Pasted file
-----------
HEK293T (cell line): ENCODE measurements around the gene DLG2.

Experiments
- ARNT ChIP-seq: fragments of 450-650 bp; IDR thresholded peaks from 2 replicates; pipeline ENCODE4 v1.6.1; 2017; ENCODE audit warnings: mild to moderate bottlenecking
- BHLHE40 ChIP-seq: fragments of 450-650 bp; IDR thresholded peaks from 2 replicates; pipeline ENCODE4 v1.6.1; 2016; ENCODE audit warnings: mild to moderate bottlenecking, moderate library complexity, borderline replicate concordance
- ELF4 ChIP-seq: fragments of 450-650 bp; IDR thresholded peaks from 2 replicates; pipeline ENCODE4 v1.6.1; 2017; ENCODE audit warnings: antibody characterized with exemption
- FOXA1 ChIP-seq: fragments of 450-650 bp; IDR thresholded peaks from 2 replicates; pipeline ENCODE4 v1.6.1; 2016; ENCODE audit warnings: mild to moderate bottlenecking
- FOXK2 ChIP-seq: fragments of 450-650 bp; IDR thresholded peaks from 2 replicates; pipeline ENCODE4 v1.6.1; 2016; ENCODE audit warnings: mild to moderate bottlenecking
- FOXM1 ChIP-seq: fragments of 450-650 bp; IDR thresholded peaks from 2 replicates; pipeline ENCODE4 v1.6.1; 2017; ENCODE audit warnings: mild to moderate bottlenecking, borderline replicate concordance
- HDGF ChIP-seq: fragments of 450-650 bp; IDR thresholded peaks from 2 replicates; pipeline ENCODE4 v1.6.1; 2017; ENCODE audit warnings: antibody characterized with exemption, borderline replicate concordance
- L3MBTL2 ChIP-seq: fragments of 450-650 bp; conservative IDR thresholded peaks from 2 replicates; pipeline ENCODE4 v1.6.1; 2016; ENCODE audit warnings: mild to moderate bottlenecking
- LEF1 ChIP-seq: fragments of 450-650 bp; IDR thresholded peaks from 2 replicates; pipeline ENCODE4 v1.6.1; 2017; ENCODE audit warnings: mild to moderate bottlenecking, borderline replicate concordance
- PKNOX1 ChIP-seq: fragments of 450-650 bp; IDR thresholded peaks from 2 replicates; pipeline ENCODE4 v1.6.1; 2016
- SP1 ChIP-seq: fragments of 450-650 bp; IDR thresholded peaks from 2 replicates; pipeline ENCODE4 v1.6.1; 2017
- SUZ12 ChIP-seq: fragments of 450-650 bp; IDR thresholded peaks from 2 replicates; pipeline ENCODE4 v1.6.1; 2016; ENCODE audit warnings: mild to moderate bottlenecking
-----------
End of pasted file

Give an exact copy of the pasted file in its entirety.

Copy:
HEK293T (cell line): ENCODE measurements around the gene DLG2.

Experiments
- ARNT ChIP-seq: fragments of 450-650 bp; IDR thresholded peaks from 2 replicates; pipeline ENCODE4 v1.6.1; 2017; ENCODE audit warnings: mild to moderate bottlenecking
- BHLHE40 ChIP-seq: fragments of 450-650 bp; IDR thresholded peaks from 2 replicates; pipeline ENCODE4 v1.6.1; 2016; ENCODE audit warnings: mild to moderate bottlenecking, moderate library complexity, borderline replicate concordance
- ELF4 ChIP-seq: fragments of 450-650 bp; IDR thresholded peaks from 2 replicates; pipeline ENCODE4 v1.6.1; 2017; ENCODE audit warnings: antibody characterized with exemption
- FOXA1 ChIP-seq: fragments of 450-650 bp; IDR thresholded peaks from 2 replicates; pipeline ENCODE4 v1.6.1; 2016; ENCODE audit warnings: mild to moderate bottlenecking
- FOXK2 ChIP-seq: fragments of 450-650 bp; IDR thresholded peaks from 2 replicates; pipeline ENCODE4 v1.6.1; 2016; ENCODE audit warnings: mild to moderate bottlenecking
- FOXM1 ChIP-seq: fragments of 450-650 bp; IDR thresholded peaks from 2 replicates; pipeline ENCODE4 v1.6.1; 2017; ENCODE audit warnings: mild to moderate bottlenecking, borderline replicate concordance
- HDGF ChIP-seq: fragments of 450-650 bp; IDR thresholded peaks from 2 replicates; pipeline ENCODE4 v1.6.1; 2017; ENCODE audit warnings: antibody characterized with exemption, borderline replicate concordance
- L3MBTL2 ChIP-seq: fragments of 450-650 bp; conservative IDR thresholded peaks from 2 replicates; pipeline ENCODE4 v1.6.1; 2016; ENCODE audit warnings: mild to moderate bottlenecking
- LEF1 ChIP-seq: fragments of 450-650 bp; IDR thresholded peaks from 2 replicates; pipeline ENCODE4 v1.6.1; 2017; ENCODE audit warnings: mild to moderate bottlenecking, borderline replicate concordance
- PKNOX1 ChIP-seq: fragments of 450-650 bp; IDR thresholded peaks from 2 replicates; pipeline ENCODE4 v1.6.1; 2016
- SP1 ChIP-seq: fragments of 450-650 bp; IDR thresholded peaks from 2 replicates; pipeline ENCODE4 v1.6.1; 2017
- SUZ12 ChIP-seq: fragments of 450-650 bp; IDR thresholded peaks from 2 replicates; pipeline ENCODE4 v1.6.1; 2016; ENCODE audit warnings: mild to moderate bottlenecking